Land for vegetables and fruit as well as houses
10 February 2021
Today the Government has announced a major overhaul of the Resource Management Act. The Act will be replaced by three new proposed acts to be introduced into Parliament later this year:
- Natural and Built Environments Act (NBA)
- Strategic Planning Act (SPA)
- Climate Change Adaptation Act (CAA).
The Government’s focus through the new legislation is not only affordable housing, but also reducing congestion, reducing pollution and increasing productivity. To that list we must add growing healthy food to feed New Zealand and earn valuable overseas dollars.
A little more than 5% of land in New Zealand is capable of growing our healthy food. In Auckland, the progressive loss of highly productive land is a major concern where over the next 35 years, it is projected that another 31,000 hectares of Auckland's most productive land will turn into houses. This is because Pukekohe is one of our major and best growing areas: rich soils, frost free and located next to our major city - it is a growing area we must retain.
Our land for growing healthy food is disappearing. Over the past few decades 10% of New Zealand land has become houses, and life style blocks have grown at around 6,000 new blocks each year. The Minister for the Environment has previously acknowledged this problem and has committed to resolving this so that a balance can be reached between housing, infrastructure and growing healthy food. This requires a planned approach and it seems that the three new Acts certainly have the goal.
Going into the future, strategically planning how we use our land will become crucial. The tensions we are seeing between the ever-expanding urban sprawl and the need to be able to feed New Zealand healthy food is just one example. Lack of planning is seeing roads gridlocked and time wasted on roads resulting in rapidly reducing productivity. What has been done before under the Resource Management Act simply has not worked and, if we were to continue under this less-than-ideal approach, affordable housing, reduced congestion and pollution and feeding ourselves would eventually become all but impossible.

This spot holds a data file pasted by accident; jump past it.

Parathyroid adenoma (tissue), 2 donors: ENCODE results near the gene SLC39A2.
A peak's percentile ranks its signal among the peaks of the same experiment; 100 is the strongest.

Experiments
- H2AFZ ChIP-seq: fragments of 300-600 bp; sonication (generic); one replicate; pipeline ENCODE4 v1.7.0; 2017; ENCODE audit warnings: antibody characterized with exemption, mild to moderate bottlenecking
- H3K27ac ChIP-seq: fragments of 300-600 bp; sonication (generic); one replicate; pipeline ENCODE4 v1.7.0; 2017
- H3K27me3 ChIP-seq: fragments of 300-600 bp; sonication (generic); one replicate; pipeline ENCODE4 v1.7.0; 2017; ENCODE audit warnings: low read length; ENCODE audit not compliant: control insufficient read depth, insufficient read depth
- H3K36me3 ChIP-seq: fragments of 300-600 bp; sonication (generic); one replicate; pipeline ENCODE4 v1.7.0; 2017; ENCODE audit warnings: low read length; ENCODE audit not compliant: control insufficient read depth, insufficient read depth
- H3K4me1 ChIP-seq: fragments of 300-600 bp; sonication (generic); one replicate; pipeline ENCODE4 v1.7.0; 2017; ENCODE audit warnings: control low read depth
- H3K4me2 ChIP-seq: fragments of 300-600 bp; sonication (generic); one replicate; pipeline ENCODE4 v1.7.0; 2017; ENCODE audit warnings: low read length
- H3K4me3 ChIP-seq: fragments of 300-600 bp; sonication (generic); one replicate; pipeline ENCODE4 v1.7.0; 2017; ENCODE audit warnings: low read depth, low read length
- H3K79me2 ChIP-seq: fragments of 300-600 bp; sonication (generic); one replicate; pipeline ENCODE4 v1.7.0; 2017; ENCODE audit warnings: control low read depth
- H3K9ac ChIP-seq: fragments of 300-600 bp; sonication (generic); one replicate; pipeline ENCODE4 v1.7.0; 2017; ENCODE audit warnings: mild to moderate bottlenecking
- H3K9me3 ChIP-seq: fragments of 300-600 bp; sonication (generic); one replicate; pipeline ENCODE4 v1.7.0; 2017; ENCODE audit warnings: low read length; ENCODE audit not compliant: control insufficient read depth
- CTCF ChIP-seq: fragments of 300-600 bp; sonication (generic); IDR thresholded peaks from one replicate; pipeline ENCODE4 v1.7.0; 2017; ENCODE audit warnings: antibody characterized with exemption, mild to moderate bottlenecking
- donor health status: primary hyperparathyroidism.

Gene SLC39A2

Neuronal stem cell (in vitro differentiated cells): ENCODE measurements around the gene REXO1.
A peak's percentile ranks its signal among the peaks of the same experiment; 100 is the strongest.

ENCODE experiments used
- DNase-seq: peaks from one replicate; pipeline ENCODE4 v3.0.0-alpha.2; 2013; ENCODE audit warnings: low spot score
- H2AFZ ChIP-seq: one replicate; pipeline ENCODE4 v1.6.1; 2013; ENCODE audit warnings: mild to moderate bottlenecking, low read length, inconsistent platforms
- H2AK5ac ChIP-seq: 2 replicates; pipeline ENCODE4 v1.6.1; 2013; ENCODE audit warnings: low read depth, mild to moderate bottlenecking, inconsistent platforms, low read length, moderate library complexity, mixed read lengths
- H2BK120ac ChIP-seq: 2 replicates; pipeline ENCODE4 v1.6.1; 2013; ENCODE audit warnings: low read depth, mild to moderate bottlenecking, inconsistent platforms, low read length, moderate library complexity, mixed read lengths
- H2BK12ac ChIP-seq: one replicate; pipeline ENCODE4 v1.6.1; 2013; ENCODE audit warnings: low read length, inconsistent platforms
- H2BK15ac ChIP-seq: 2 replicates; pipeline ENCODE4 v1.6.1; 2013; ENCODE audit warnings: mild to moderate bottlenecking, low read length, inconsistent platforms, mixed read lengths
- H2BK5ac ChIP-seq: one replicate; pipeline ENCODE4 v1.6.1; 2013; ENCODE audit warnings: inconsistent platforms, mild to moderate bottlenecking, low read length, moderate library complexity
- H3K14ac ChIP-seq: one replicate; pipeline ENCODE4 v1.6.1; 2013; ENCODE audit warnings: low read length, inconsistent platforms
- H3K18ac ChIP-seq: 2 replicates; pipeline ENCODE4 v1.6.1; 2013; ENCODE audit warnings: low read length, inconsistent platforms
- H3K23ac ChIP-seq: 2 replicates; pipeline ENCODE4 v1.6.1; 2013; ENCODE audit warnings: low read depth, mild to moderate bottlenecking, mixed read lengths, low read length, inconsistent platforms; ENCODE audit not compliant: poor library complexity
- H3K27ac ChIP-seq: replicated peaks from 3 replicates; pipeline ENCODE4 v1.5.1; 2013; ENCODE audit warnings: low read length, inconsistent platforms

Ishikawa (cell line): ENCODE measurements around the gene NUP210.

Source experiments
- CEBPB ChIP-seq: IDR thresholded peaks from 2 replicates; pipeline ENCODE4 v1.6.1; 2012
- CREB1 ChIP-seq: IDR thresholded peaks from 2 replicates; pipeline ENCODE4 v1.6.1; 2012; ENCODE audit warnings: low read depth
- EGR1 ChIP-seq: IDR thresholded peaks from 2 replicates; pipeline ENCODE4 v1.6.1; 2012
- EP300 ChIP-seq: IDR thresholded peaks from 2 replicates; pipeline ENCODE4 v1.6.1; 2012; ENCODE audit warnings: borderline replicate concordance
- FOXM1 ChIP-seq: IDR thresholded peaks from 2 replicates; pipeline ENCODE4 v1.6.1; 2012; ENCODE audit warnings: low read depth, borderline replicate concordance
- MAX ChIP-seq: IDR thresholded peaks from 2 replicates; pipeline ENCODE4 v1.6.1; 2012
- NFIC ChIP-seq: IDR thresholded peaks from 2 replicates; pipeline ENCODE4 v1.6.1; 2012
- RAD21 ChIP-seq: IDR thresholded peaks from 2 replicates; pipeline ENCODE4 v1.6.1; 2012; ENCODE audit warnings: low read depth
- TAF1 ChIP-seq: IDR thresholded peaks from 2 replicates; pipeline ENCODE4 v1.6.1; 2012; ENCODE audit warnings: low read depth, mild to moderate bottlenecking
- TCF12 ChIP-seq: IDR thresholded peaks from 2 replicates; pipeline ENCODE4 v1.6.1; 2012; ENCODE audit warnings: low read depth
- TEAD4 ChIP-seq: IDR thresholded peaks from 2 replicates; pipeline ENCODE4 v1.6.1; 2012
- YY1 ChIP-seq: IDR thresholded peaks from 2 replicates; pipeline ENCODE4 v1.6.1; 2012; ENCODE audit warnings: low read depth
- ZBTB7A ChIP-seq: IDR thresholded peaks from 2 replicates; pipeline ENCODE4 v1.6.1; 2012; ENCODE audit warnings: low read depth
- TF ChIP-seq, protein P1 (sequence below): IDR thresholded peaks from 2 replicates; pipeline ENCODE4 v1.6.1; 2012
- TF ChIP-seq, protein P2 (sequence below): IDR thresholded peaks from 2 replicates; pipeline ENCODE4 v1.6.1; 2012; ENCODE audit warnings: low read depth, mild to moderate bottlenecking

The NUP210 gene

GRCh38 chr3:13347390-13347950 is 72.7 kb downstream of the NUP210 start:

Added to this are the impacts of climate change mitigation, freshwater reforms and the need to protect our environment going into the future. These changes cannot be done by a haphazard approach Council by Council. It will need balanced strategic planning driven by central Government with the support of both urban and rural landowners. To get the support of the people and growers of New Zealand we need to see that the aims of these proposed acts (affordable housing, reducing congestion, reducing pollution, increasing productivity most importantly and growing healthy food) are achieved along with our climate and environmental goals.
The red tape, the multitude of costs and slowness of the Resource Management Act processes has seen New Zealanders lose faith in our resource management system. It is so difficult to achieve anything in good time. A prime example is the delays to building the infrastructure to capture and store water as climate change makes our east coast drier. Urban New Zealand needs this water, and so too does healthy food need this water. It is not unusual for water storage projects to take decades and cost millions before there is any water captured.
Now is the time for change before it is too late. So, this approach is welcomed provided the outcome is a strategic approach that effectively balances out the competition for our land. There is no more land and we need to stop before it is too late.